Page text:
In December 2018, the FDA announced it has formally recognized a public database containing genomic information, a huge milestone in the evolving field of precision medicine. Now researchers can use this information to validate their tests instead of having to generate their own data. In 2017 30% of new drugs approved by the FDA were classed as âprecision medicinesâ, a figure weâll no doubt see increase when we reflect on 2018.
However, while precision medicine has had many positive impacts so far, the cost of scaling precision therapies to a larger patient population is still putting many medicines out of reach of both payers and patients. Here we take a look at three areas to address to bring down the costs of precision medicine and extend the benefits to even more patients:
- Disparate data sources: Scattered data inevitably mean researchers end up spending the majority of their time formatting and linking it together. Electronic Health Records (EHRs), for example, currently donât have all of the information included, such as direct-to-consumer genetic testing a patient might have done, which would allow physicians to prescribe precision medicines more effectively. As technology continues to mature and data repositories for life sciences continue to advance, patient information must also be better integrated to allow researchers to access medical data faster.
- Making use of the data: Even after the data has been collated and integrated, such vast quantities of information can still be unmanageable, and so very challenging for researchers to process. In order to overcome this, researchers need intelligent systems with deep information analytics and AI capable of harmonizing data for analysis, helping them to make better decisions and understand all possible outcomes.
- High R&D costs: Developing precision medicines require companion diagnostics and genetic testing, which can increase the cost during R&D. Companion diagnostics assess whether a patient is a good candidate for the treatment. Development of companion diagnostics must be paired with the drug development process, which requires considerable collaboration with the FDA and other regulatory agencies.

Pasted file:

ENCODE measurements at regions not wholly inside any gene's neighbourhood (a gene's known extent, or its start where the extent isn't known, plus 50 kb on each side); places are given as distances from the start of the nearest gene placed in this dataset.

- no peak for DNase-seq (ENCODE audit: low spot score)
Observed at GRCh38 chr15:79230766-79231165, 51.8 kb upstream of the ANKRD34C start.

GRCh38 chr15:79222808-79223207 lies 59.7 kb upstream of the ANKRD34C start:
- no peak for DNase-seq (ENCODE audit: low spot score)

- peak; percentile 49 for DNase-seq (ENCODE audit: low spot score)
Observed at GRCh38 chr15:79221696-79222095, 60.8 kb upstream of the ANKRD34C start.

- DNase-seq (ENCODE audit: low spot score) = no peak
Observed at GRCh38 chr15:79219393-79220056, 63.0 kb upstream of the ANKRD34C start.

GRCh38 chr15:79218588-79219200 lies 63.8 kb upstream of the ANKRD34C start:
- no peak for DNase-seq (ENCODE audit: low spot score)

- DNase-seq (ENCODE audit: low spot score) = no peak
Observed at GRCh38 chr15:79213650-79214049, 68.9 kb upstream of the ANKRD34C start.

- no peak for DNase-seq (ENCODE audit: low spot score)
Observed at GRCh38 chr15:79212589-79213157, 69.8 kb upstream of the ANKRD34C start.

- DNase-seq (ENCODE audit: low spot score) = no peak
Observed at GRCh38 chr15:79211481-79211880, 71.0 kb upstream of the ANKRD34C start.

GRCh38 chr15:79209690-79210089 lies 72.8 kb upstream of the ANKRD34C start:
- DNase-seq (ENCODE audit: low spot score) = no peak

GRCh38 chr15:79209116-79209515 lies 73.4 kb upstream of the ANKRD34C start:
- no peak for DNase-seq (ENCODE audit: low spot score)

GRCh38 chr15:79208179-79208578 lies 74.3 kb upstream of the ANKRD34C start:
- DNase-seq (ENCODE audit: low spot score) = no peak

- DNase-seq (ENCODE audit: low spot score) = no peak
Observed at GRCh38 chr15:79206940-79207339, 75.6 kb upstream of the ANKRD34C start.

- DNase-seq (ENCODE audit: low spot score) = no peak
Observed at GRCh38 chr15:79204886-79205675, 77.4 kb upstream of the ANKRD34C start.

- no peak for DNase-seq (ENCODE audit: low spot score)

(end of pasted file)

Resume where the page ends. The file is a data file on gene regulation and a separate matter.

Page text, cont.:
While there are hurdles such as these outlined that need to be overcome for precision medicine to really shine, it is certainly helping pharmaceutical researchers and developers make leaps and bounds for previously untreatable diseases, and is likely to make huge progress in 2019. Find out how Elsevierâs suite of world class solutions can help your business continue to innovate.
Sr. Manager, Pharma and Biotech Segment
As a professional with over 14 years of experience in strategy development and partnership management across a variety of industries, Nickiâs latest role as a Senior Manager, Segment Marketing at Elsevier applies her skills to the area of drug discovery and development in the Pharma and Biotech industry.
In this capacity she is focused on understanding biopharmaceutical R&D challenges and turning them into opportunity to further Elsevierâs ability to serve industry executives and the professionals who innovate in the drug discovery and development space. Prior to joining Elsevier, Nicki held senior alliance and strategy roles in the Legal, Tax & Accounting, Life Sciences and Cyber Security industries.
Nicki resides in New York City and holds a BA in English Literature and Mandarin Chinese from Carleton College in Northfield, MN.
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